Film of 'Kite Runner' Novel Sparks Safety Concerns
STEVE INSKEEP, host:
The best-selling novel "The Kite Runner" has been made into a film, which hasn't even opened yet, but it's already causing concern in Afghanistan and in Hollywood. The film reflects the book's take on ethnic tensions in Afghanistan. It offers a harsh portrayal of life under the Taliban.
Now there are fears about the safety of the children who star in that film, as NPR's Kim Masters reports.
KIM MASTERS: "The Kite Runner" is a sweeping tale of two boyhood friends divided by class, ethnicity and political upheavals. It offers a grim picture of wartime Afghanistan and Taliban rule.
(Soundbite of film, "Kite Runner")
Unidentified Man (Actor): (As character) Forgive me for what I have to tell you. Hassan is dead. A week before he died, he sent you a letter.
MASTERS: Now there are concerns that the child stars could face harsh consequences when the film is released. Ahmad Jan Mahmidzada is the father of Ahmad Khan, a schoolboy who was recruited at 12 to play one of the main roles.
In an interview with NPR's Soraya Sarhaddi Nelson, the father said he had no idea that the film would portray deep ethnic divisions in a way that could reignite the flames of hate, nor did he know that a key character is a child rapist and that his child would play the victim.
In his culture, the victim of such an assault would be so stigmatized that even playing the part carries risks.
Mr. AHMAD JAN MAHMIDZADA (Ahmad Khan's Father): (Through translator) They said the movie is about kite flying and nothing else. They didn't give us a script or a story or a book, nothing that says what the movie is about.
MASTERS: Had Mahmizada been familiar with the novel, he would have known that it is about much more than kite-fighting competitions among boys on the streets of Kabul during the 1970s. In fact, his son plays the good-natured Hassan, faithful friend to the protagonist Amir.
But Hassan, who belongs to the Hazara minority, suffers discrimination and brutality. The most sensitive scene depicts the assault on young Hassan perpetrated by a youth who eventually becomes a Taliban leader. The film does not show the rape in graphic terms, but young Ahmad Khan Mahmidzada said he was reluctant to do the scene at all.
Mr. AHMAD KHAN MAHMIDZADA (Actor): (Speaking foreign language)
MASTERS: The role in the film is a good one, he said, but the depiction of the sexual assault is wrong. His father says that when he and other parents learned about that material, they acted.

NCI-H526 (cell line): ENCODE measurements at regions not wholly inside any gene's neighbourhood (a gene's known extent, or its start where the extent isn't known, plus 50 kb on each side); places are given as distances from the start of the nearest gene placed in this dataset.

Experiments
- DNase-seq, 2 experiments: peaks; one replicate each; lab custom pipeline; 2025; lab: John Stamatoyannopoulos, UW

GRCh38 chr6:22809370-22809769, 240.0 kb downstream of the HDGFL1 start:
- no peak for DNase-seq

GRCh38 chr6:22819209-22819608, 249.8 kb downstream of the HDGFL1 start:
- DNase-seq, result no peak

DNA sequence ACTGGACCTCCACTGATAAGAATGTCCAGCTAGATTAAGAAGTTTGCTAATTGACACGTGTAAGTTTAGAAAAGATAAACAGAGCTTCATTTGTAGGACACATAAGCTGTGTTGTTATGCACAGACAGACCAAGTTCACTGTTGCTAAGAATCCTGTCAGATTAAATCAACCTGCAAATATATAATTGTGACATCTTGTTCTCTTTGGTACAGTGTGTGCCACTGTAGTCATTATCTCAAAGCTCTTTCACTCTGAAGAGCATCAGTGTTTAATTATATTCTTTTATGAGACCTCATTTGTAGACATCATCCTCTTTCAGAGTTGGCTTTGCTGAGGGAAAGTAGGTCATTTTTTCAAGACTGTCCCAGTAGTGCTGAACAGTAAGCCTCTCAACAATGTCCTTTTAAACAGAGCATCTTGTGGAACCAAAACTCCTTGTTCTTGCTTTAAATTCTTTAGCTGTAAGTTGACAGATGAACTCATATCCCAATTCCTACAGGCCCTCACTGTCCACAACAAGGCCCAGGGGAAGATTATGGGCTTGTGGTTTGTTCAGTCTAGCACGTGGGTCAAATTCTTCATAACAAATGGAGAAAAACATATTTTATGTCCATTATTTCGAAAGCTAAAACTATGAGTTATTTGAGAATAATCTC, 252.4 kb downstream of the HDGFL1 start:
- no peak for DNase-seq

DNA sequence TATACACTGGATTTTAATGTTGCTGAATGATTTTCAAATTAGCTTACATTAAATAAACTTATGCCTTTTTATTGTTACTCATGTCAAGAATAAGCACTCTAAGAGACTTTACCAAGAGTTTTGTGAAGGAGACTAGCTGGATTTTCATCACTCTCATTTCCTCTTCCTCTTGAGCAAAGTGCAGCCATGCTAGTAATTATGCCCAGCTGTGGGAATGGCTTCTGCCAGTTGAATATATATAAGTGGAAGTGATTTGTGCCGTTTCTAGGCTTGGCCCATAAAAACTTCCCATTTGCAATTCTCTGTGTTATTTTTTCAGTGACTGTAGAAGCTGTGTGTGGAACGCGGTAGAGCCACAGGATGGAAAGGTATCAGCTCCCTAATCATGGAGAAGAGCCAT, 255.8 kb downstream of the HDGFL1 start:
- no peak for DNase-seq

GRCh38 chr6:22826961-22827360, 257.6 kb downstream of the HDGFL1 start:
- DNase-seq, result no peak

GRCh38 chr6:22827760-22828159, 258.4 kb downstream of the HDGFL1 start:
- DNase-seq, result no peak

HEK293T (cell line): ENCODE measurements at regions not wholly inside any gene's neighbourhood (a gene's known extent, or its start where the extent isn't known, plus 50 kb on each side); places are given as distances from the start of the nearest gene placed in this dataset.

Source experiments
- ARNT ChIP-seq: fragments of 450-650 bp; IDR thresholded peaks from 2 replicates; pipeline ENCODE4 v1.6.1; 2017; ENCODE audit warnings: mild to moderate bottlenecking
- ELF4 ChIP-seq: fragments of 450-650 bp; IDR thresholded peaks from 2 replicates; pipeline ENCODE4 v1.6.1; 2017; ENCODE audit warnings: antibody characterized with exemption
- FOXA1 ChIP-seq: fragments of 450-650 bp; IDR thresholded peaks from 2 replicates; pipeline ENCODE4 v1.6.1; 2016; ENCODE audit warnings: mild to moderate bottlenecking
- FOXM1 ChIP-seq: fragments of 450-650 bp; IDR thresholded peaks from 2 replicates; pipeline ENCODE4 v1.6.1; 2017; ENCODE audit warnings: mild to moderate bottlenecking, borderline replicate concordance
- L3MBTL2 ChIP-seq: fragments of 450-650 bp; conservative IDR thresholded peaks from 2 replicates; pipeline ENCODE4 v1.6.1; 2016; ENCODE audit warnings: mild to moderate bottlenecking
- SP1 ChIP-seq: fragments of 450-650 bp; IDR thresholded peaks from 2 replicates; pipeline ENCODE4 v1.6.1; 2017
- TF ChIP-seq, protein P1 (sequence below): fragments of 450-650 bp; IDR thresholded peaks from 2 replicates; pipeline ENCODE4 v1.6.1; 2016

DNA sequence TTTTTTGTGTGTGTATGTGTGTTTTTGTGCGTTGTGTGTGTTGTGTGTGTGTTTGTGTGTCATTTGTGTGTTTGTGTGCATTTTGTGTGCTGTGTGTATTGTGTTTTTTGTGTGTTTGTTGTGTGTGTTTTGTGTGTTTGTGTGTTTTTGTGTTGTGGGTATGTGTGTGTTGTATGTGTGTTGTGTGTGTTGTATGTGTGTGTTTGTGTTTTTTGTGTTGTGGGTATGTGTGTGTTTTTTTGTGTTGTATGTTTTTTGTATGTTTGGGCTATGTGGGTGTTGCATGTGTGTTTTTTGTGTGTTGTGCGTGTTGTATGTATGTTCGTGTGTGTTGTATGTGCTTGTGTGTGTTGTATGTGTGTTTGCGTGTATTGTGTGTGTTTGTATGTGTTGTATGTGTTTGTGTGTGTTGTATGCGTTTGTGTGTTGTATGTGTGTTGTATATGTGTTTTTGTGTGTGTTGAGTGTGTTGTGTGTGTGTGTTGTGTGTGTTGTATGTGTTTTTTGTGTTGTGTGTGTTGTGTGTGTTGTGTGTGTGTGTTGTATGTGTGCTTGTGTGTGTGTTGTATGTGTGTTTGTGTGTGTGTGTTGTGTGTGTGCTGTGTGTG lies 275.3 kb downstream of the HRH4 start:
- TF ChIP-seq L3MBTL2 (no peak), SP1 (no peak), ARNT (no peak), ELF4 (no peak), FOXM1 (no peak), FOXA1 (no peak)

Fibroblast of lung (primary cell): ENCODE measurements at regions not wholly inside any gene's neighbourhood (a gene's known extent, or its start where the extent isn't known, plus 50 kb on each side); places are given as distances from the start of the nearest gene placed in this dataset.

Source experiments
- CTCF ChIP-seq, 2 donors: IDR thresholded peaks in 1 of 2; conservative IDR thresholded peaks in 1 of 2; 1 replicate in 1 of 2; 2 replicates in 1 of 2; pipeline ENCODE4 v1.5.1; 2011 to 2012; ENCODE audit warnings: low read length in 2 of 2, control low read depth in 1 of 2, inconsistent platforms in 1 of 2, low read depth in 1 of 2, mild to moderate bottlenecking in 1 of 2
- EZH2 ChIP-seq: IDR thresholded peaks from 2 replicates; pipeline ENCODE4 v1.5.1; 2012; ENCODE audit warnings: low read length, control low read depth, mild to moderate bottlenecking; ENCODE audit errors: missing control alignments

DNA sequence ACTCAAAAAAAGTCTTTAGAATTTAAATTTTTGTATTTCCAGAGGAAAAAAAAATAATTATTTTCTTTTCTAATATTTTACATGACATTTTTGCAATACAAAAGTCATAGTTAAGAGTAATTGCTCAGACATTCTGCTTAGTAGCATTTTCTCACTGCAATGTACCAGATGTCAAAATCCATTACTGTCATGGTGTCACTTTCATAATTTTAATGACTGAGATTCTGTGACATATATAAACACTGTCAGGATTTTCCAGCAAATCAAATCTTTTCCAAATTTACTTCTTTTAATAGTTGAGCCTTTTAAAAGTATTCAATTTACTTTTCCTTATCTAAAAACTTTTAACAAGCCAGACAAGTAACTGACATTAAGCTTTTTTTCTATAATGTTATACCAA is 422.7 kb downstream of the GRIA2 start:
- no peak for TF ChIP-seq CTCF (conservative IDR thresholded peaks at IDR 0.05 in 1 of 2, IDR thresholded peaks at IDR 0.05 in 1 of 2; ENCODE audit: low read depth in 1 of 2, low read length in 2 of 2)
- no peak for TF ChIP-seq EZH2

Mr. A.J. MAHMIDZADA: (Through translator) Afghans who came from America told me the story, what the movie is really about. That's when I went to the office and told them that I didn't want to have anything to do with playing the role.
MASTERS: His son did play the scene, though he declined the request from the filmmakers to remove his trousers. Now he's worried. The film is not going to be released in Afghanistan, but Ahmad Jan Mahmidzada says it won't be long before DVDs show up. He wants to get out of Kabul before that happens.
Mr. A.J. MAHMIDZADA: (Through translator) If the movie is made the way people say, I have to leave the country before the movie comes out. You know the situation in Afghanistan.
MASTERS: "Kite Runner" author Khaled Hosseini says he too is concerned that Ahmad Khan and the other child actors could be in danger.
Mr. KHALED HOSSEINI (Author, "Kite Runner"): You know, Kabul is a complex place and any sentiment like that has to be taken fairly seriously. So I'm not sure exactly what the level of danger is, but certainly it's not something that you can disregard.
MASTERS: Hosseini says he has brought this up with the filmmakers.
Mr. HOSSEINI: The studio has assured me that, you know, all the precautions will be taken to ensure that the children are safe.
MASTERS: Paramount and Dreamworks, the studios releasing the film, declined to comment. But sources say both are taking the potential danger seriously and they have apparently sent an emissary to Kabul in an effort to address the situation quietly.
Thomas Gouttierre is director of the Center for Afghanistan Studies at the University of Nebraska. He too believes there is cause to be concerned about the children in the film.
Dr. THOMAS GOUTTIERRE (University of Nebraska): And that has to do with being prudent in any situation where there's a lot of potential for violence in reaction to things that people dislike.
MASTERS: Gouttierre says the children could face reprisals from members of the Taliban who might take issue with the film's portrayal of their regime. Perhaps the kids should leave the country for a while, he says. But he thinks they won't be at serious risk if they don't flaunt their role in the film.
Dr. GOUTTIERRE: Because there will be some people in Afghanistan, many who will see their having portrayed these roles in the movie as heroic.
MASTERS: Certainly that's the hope of author Khaled Hosseini.
Mr. HOSSEINI: The intention was to make a film that was authentic and to produce something that would be cherished by Afghan people worldwide, you know, as a significant cultural landmark for us in the Afghan community. So hopefully it will be that.
MASTERS: But in troubled Afghanistan, the "Kite Runner" is not a tale that everyone will cherish.
Kim Masters, NPR News.
INSKEEP: That was also reported by NPR's Soraya Sarhaddi Nelson in Kabul. Transcript provided by NPR, Copyright NPR.
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